“If we can no go for product diversification following the customer demands, our road to recovery will be harsh,” Dr. Engr. Mohammad Kamruzzaman added.
“Apparel entrepreneurs should invest more in technology that will give them a return. Investing in the green factory is not bringing any better return as the buyers offer us less price. Still they think Bangladesh means a market of cheap products,” said MD Sharif Zahir.
We are top in green factory all over the world, but brands and retailers do not offer us the top prices. For a same kind of product, they offer more price to Sri Lanka than Bangladesh. We have responsibility to our planet to keep it sustainable for our next generation. Adopting various sustainable technologies we can make this happen, he added.
Mohammad Hatem said that Bangladesh should focus on creating an effective business-friendly environment and improving the ease of doing business in the country.
“The ease of doing business is essential to reduce the cost of business as global trade is getting more competitive,” Mohammad Hatem added.
Port congestion is a big challenge for apparel exporters. Covid-19 has made the situation even worse. He urged to customs authority to look after the issue very responsibly as any importer or exporter does not face any unwanted harassment.
To boost the apparel industry textile, apparel and accessories all bodies have to work together. Need strong unification among the relevant associations, opined Rafez Alam Chowdhury.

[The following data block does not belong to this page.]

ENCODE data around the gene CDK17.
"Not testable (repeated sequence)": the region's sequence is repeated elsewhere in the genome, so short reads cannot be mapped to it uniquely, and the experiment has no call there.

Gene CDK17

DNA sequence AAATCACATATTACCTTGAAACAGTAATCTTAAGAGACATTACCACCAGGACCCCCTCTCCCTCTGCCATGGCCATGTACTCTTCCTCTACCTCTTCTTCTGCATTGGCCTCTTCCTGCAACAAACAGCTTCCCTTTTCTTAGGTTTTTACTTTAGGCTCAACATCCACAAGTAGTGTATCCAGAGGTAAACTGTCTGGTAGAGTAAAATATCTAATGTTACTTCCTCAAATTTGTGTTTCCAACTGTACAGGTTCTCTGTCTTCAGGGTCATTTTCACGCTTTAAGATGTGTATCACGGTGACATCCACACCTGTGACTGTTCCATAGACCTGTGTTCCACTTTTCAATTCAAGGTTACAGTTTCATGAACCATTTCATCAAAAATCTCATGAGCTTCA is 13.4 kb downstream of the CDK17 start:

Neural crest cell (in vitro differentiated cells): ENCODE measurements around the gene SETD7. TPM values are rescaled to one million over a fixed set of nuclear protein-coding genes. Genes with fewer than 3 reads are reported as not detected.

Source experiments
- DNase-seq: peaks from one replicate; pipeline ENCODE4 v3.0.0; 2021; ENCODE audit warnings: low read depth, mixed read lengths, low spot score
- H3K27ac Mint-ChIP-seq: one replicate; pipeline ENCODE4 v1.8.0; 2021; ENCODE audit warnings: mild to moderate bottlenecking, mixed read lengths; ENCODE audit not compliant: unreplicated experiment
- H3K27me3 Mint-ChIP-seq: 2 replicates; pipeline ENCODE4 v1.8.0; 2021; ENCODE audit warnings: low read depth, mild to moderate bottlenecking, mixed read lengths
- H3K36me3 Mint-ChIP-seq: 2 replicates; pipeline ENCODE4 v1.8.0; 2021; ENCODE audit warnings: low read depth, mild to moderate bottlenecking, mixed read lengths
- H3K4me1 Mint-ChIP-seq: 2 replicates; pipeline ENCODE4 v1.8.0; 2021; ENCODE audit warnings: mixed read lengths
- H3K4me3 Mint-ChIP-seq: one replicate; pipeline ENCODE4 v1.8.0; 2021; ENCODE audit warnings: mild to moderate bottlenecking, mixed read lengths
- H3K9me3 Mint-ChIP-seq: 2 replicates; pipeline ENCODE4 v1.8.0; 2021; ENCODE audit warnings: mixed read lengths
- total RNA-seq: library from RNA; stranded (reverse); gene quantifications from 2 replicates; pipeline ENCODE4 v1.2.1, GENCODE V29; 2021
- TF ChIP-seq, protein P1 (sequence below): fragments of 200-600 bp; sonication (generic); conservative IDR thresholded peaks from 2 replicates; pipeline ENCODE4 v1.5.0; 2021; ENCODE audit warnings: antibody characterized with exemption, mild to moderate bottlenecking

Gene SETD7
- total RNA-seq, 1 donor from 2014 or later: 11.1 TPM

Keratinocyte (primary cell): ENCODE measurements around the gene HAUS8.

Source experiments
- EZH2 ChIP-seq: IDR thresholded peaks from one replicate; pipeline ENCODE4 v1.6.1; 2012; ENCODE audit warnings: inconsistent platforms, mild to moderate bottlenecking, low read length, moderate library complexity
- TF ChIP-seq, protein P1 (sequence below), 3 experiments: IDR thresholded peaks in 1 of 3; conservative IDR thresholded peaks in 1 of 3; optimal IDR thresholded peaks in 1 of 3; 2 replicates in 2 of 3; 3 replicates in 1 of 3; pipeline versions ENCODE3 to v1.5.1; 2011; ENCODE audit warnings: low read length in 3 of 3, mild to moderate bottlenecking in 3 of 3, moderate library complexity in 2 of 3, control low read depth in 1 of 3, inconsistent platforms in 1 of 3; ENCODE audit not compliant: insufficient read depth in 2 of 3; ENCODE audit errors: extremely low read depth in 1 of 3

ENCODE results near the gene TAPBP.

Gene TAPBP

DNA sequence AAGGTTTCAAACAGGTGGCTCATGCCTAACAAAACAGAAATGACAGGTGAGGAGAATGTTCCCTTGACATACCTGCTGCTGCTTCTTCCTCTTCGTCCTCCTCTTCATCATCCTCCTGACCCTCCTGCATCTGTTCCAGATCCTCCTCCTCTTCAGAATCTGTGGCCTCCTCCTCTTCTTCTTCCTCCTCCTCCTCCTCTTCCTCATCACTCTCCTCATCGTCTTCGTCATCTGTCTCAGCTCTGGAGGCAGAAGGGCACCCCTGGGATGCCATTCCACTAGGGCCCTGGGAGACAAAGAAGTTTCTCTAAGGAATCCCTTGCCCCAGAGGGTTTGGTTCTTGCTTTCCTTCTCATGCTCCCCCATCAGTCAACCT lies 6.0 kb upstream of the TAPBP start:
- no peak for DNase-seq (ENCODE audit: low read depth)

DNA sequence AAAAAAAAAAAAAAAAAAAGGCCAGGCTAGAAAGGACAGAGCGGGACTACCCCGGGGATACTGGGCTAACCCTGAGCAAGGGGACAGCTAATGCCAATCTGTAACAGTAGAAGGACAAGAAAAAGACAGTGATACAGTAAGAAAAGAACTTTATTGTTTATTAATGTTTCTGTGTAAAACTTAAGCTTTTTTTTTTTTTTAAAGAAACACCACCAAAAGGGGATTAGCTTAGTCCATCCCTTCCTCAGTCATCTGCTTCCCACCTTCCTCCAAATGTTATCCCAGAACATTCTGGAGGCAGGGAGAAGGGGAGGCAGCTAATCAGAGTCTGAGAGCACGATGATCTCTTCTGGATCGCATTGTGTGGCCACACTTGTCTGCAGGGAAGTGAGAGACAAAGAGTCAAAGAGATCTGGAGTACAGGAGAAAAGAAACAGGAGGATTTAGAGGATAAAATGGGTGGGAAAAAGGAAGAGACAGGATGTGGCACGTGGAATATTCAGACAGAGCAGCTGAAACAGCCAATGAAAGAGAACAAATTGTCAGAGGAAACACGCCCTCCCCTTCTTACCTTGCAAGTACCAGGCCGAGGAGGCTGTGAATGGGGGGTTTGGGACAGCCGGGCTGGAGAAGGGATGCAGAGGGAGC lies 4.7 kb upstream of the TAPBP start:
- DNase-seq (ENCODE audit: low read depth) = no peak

Accessories are very much important to make any kind of clothing. Backward linkage is giving great support regarding meeting the demand for accessories. More than 90 percent of accessories and packaging items are being made in Bangladesh. It is helping to reduce the lead time of apparel exporters. However, the accessories sector is suffering from so many problems owing to not having proper policy support from the government.
During the COVID pandemic, the sector also deserved a stimulus package as they suffered like others, but no stimulus package was declared for them.
“We are paying more than 32 percent corporate tax whereas apparel millers pay only 12 percent, and green factory pays 10 percent,” said Rafez Alam Chowdhury.
Mohammad Ali Khokon called for ending the unhealthy competition among the local suppliers. Unhealthy competition has been affecting the pricing of the garment items. It hampers suppliers to get better prices from global retailers and brands.
The demand for man-made fibre garment items has been increasing worldwide, so the local garment suppliers need to grab this opportunity of man-made garment business worldwide, said Faruque Hassan.
Hassan said BGMEA has been making a study on the recovery road-map to aid the local suppliers building strengths to grab the opportunity of the market.
Talking about the proposed Generalized System of Preferences (GSP) of the European Union (EU) he said, it will help the continuation of the duty facility to the European markets even after the graduation of the country from the Least Developed Country (LDC) to a developing one in 2026.